Field 3 – Rye on ridges in middle of field surface tilled before late June and July, zukes, cukes, lettuce, peas and beans interseeded with buckwheat followed by cover crop of rye and spelt late October; surface tilled sudex, forage soybeans and field peas before May, spinach and peas interseeded with buckwheat followed by rye mid-September on north side of field; surface tilled sudex, beans and peas before April planting of strawberries interseeded with vetch on south side of field, berries mulched with wheat straw in December

Field 4 – Rye surface tilled/chicken tilled late June followed by cover crop of sudex and field peas seeded late July on south side of field and sudex, peas and oats mid-August in middle of field; rye on north side surface tilled before July broccoli, kale, pak choy, carrots and beets interseeded with rye

Field 5 – No-till garlic, onions, strawberries, leeks and radicchio early April on oat and pea ridges, surface tilled/chicken tilled late August followed by rye late September; ridge-tilled oats on north half of field seeded to April carrots, spinach, larkspur, beets and peas interseeded with buckwheat or hairy vetch, followed by rye mid-September

Field 6 – Rye surface tilled before June cover crop of oats and peas surface tilled before planting oats and peas on ridges late August

Field 7 – Rye and vetch surface tilled in June before July and August plantings of carrots, broccoli, kale, collards, lettuce, spinach beets and salad turnips interseeded with rye

Field 8 – Rye surface tilled late June replanted to rye and vetch early August; strawberries on south side surface tilled/chicken tilled after harvest before planting rye on ridges early September

XP (Experimental Patch) – Surface tilled sudex, peas and beans before planting alternating rows of tomatoes, onions and cut flowers interseeded with vetch followed by rye and spelt late October

Field 9 – Surface tilled oats and peas before May plantings of onions, leeks, winter squash, lettuce and peas; north half interseeded with vetch; south half interseeded buckwheat followed by rye and spelt mid-October

Field 10 – Rye and Italian ryegrass cover crop clipped repeatedly all summer, providing chicken pasture in October

Field 11 – Skim plowed Italian ryegrass clover mix before May planted potatoes interseeded with rye and vetch and followed by rye cover crop mid-September

Field 12 – Rye plowed early June replanted to vetch and clover mix early July

CS (Contour Strip) – Deep plowed bare ground on north side before April, carrots, beets, spinach and lettuce followed by rye late September; surface tilled oats and peas before early potatoes followed by oats and peas late August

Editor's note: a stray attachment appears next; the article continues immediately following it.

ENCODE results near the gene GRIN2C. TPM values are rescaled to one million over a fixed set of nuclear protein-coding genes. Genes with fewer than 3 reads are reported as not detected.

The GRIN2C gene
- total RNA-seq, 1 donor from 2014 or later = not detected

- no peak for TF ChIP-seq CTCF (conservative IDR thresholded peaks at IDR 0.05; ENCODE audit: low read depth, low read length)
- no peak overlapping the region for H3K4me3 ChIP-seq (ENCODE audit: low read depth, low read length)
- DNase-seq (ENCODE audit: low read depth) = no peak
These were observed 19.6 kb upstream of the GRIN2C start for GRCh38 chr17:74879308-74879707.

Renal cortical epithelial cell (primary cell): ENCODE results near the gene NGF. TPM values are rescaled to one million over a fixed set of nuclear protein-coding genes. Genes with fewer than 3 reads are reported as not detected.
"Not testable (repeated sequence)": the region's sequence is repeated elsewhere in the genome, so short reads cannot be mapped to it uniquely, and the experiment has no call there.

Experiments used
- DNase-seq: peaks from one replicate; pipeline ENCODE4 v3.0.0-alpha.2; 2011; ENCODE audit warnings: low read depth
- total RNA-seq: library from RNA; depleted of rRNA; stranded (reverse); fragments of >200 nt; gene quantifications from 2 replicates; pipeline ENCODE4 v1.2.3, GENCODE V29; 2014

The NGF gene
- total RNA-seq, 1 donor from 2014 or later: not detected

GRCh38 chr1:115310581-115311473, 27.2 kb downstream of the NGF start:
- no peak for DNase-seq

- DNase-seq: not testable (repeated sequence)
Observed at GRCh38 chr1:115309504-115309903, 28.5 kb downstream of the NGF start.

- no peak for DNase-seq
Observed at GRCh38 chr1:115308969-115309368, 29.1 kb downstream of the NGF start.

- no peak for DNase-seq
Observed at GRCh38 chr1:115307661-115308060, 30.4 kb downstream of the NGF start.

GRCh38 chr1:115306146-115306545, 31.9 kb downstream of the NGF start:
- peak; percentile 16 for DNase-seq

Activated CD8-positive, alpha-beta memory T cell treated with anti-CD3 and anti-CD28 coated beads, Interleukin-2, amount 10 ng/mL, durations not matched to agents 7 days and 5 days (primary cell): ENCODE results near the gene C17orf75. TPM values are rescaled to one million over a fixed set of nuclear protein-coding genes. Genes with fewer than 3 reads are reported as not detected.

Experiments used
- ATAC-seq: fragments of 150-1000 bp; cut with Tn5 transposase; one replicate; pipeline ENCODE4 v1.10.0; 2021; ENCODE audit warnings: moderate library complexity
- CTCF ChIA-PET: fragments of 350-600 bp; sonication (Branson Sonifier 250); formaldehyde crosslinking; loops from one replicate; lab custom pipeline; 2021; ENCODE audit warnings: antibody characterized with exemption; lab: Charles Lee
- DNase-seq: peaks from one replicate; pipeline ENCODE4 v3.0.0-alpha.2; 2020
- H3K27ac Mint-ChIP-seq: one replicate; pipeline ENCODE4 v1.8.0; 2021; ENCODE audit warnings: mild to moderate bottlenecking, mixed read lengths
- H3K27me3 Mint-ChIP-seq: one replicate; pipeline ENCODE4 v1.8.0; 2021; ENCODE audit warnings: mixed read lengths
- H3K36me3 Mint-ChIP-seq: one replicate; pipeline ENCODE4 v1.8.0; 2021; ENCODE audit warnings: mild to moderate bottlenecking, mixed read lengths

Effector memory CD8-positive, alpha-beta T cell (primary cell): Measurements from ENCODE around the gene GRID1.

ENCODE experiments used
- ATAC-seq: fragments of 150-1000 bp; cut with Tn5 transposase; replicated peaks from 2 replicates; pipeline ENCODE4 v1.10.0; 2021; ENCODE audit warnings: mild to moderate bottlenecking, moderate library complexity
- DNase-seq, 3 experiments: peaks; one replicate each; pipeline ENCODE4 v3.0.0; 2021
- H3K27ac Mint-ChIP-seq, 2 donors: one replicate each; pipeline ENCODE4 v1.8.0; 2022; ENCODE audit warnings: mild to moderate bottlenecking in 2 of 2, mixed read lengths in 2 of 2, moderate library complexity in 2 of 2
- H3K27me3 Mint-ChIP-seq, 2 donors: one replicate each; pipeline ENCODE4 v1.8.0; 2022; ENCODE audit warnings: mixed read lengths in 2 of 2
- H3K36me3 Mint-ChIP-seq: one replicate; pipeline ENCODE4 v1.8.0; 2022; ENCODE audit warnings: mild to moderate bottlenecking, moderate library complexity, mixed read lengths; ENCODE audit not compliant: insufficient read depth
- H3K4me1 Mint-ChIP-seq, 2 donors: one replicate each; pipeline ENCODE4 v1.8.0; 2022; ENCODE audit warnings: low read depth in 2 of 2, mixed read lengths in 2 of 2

Cultivating Questions Winterkilled Cover Crops for a Mild Climate

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Spotlight On: Livestock

Horseshoeing Part 3B

Horseshoeing Part 3B

Besides good, tough iron for the shoe, we need an anvil with a round horn and a small hole at one end, a round-headed turning-hammer, a round sledge, a stamping hammer, a pritchel of good steel, and, if a fullered shoe is to be made, a round fuller. Bodily activity and, above all else, a good eye for measurement are not only desirable, but necessary. A shoe should be made thoughtfully, but yet quickly enough to make the most of the heat.

Calves that Don't Breathe at Birth

Calves that Don’t Breathe at Birth

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Heart rate is one way to tell if the calf is in respiratory distress, since it drops as the body is deprived of oxygen. Normal heart rate in a newborn calf is 100 to 120 beats per minute. Place your hand over the lower left side of the ribcage, just behind and above the elbow of his front leg. If heart rate has dropped as low as 40, the calf ’s condition is critical; he needs to start breathing immediately.

Livestock and Predators No Easy Answers

Livestock and Predators: No Easy Answers

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Since we’ve raised sheep commercially, we’ve been committed to trying to live with the predators in our environment. Over the years, we’ve lost just a handful of sheep — several to coyotes, at least one each to mountain lions and rattlesnakes, and four in one night to a neighbor’s dog. Mostly, though, our commitment to nonlethal predator protection tools has worked. A combination of electric fencing, livestock guardian dogs, sheep selection and grazing management has allowed us to co-exist with the predators in our environment.